“Chimera” is an album that kicks some serious butt, there’s no doubt about it in my mind. Ignore the naysayers of this album and listen to it yourself. This is an album that is brutal, yet twisted and is exactly what Mayhem needed after “Grand Declaration of War”. The songs vary in tempo, flit between atmospheric and outright aggressive and yet maintain a sense of cohesion sadly missing from many recent albums. Blasphemer may say he’s disappointed with this album, but he shouldn’t be as “Chimera” proudly earns its spot in the Mayhem discography and even eclipses many of the band’s other releases. "Chimera" ranks as one of my favourite releases in Mayhem's discography, right behind Deathcrush and earns that position for every moment during the album. It isn't perfect, but then, nothing really is (well, very little). This style would be continued in a more un-orthodox manner on “Ordo Ad Chao”, but do not mistake this as a simple embryonic form of that album as this is a full-fledged beast, ready to destroy you and spit you back out into the void.

Unique - 75%

Black_Horizons, August 4th, 2007

In the aftermath of their most avant-garde release, Mayhem decided to return to their black metal roots with "Chimera". For a large part of the fanbase, this was the right and obvious choice after the strange experimentation of "Grand Declaration of War". However, this album manages to have its own fair share of otherness, leaving mixed feelings after its listening. This one is a quite brutal, intense and technical black metal album, and this is not the "brutality" of norsecore we're talking about.

First of all, the performance the band gives here is nothing short of amazing and rivals that of many death metal bands. Blasphemer's guitar skills really shine here, delivering complex and at the same time dark riffs at great speed. The bass is actually audible and manages to get the attention of the listener in songs like "Dark Night of the Soul" and "Impious Devious Leper Lord". Maniac is well, Maniac. His voice has worn out, but this actually seems to benefit the band, as his strangled-anally-raped-cat vocals are less prominent here, having been replaced by a standard rasp. Hellhammer is as always jackhammering his kit with non-stop blast beats, which get the job done but after a while become boring. Continuing with the tradition of his other albums after the band's reunion, his drums are awfully triggered (no trash-can St. Anger snare, but nonetheless very annoying drum sound).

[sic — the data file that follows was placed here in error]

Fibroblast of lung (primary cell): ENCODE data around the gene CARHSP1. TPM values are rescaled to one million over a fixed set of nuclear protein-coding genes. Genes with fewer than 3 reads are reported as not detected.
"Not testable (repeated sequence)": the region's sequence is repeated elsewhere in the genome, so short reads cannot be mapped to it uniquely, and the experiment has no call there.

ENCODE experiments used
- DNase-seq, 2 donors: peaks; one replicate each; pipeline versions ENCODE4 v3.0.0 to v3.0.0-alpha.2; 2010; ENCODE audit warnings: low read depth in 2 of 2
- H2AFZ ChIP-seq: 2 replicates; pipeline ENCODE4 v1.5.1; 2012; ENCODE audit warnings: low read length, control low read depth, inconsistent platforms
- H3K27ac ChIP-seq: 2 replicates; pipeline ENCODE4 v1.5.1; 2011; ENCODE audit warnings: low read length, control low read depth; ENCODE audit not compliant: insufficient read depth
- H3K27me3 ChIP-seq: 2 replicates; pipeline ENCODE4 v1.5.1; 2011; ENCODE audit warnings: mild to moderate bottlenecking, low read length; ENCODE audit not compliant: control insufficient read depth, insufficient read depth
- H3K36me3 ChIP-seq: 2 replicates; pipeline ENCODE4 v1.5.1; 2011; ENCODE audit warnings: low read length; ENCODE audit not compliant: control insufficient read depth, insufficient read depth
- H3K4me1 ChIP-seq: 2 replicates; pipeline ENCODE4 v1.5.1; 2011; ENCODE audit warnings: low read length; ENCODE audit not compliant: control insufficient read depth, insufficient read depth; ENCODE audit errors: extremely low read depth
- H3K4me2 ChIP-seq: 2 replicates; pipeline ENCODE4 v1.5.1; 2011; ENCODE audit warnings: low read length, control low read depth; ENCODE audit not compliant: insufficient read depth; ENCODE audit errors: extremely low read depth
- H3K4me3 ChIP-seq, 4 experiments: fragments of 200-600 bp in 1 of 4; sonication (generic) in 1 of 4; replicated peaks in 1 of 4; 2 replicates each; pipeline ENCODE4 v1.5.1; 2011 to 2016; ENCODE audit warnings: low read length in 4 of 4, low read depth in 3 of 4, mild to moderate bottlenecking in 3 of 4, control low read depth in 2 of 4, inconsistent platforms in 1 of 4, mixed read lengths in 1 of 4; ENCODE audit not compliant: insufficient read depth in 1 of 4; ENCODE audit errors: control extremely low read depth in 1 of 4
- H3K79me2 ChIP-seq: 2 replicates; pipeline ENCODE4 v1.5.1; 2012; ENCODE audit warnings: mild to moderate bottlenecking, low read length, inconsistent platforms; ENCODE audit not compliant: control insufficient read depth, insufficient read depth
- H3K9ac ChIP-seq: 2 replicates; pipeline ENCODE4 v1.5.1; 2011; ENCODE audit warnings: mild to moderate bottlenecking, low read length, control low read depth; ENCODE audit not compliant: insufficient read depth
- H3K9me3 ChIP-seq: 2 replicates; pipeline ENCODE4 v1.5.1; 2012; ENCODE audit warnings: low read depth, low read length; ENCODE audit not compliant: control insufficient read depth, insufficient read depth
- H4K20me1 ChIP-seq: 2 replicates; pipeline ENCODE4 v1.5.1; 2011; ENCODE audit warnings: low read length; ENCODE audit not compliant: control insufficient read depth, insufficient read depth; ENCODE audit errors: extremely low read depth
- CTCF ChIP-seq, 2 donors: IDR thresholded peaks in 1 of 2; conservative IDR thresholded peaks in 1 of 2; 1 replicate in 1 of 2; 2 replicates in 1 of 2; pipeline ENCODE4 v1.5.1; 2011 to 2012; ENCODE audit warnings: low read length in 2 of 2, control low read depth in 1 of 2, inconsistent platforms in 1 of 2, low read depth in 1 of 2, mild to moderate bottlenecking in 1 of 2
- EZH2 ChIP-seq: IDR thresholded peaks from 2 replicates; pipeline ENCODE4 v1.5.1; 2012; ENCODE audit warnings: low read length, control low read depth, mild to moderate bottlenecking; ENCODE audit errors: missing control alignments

Which brings us to the production values of "Chimera". Excellent performance needs excellent capturing too, and the band has done a very good job. The production here is one of the most clear in black metal and delivers us each instrument's sound perfectly. This, however, is what actually mortally wounds "Chimera". It fails to give the listener the passion and the atmosphere this album was meant to have. Gone is the rawness of "Deathcrush", the darkness of "De Mysteriis Dom Sathanas", the claustrophobia of "Wolf's Lair Abyss". Overproduced albums don't go hand to hand with one of the defining elements of black metal: atmosphere. This was one of the previous album's faults too, but Mayhem seem to have learned their lesson with "Ordo Ad Chao".